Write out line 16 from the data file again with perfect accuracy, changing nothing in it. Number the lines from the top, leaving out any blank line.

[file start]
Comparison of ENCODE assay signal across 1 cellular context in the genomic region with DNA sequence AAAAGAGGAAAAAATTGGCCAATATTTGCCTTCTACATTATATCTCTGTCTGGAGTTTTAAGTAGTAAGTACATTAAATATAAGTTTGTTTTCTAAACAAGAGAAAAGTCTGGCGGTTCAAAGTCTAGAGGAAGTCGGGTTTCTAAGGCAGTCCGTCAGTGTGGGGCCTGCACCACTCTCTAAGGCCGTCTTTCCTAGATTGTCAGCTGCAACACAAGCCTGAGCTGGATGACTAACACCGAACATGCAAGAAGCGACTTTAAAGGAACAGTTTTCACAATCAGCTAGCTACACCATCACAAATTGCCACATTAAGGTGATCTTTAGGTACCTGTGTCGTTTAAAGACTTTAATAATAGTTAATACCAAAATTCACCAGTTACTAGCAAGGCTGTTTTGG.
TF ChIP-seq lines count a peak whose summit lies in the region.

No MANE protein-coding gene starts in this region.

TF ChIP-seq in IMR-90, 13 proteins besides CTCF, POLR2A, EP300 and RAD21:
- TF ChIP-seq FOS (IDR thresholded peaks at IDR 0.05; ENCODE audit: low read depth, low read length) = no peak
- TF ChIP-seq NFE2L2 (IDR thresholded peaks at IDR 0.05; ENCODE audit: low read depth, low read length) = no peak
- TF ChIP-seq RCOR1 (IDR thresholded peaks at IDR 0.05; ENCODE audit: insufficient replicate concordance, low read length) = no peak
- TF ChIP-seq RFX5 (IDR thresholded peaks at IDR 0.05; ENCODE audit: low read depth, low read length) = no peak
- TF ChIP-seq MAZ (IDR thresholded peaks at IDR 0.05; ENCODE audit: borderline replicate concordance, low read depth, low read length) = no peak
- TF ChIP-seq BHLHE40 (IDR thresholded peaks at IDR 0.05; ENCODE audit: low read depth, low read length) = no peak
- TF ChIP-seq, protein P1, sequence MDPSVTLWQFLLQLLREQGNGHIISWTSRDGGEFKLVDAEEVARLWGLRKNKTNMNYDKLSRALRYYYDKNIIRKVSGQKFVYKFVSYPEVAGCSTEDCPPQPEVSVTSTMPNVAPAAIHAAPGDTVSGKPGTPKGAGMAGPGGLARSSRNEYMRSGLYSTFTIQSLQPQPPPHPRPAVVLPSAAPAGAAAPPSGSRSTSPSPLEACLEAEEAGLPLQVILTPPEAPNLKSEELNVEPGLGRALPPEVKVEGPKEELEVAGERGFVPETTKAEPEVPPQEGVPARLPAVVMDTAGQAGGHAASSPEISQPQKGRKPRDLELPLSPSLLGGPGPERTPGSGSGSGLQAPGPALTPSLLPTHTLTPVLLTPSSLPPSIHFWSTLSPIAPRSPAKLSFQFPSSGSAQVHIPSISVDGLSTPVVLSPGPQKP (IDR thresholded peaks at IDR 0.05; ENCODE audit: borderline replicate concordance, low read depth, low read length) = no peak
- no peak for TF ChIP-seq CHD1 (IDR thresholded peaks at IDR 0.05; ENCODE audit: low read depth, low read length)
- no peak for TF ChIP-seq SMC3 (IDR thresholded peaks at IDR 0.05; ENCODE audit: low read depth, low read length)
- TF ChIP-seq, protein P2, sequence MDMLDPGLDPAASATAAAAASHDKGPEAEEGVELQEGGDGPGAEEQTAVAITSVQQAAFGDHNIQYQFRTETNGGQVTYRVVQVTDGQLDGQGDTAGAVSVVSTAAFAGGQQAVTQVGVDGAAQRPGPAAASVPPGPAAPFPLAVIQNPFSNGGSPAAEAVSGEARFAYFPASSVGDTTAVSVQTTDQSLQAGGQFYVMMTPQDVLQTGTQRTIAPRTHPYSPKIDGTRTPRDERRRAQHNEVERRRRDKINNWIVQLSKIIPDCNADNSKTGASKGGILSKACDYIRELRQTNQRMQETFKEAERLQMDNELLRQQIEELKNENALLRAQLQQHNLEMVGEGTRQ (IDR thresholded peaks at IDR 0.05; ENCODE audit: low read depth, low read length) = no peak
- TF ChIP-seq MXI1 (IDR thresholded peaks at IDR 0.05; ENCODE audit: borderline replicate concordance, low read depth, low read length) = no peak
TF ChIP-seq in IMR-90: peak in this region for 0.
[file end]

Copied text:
TF ChIP-seq in IMR-90: peak in this region for 0.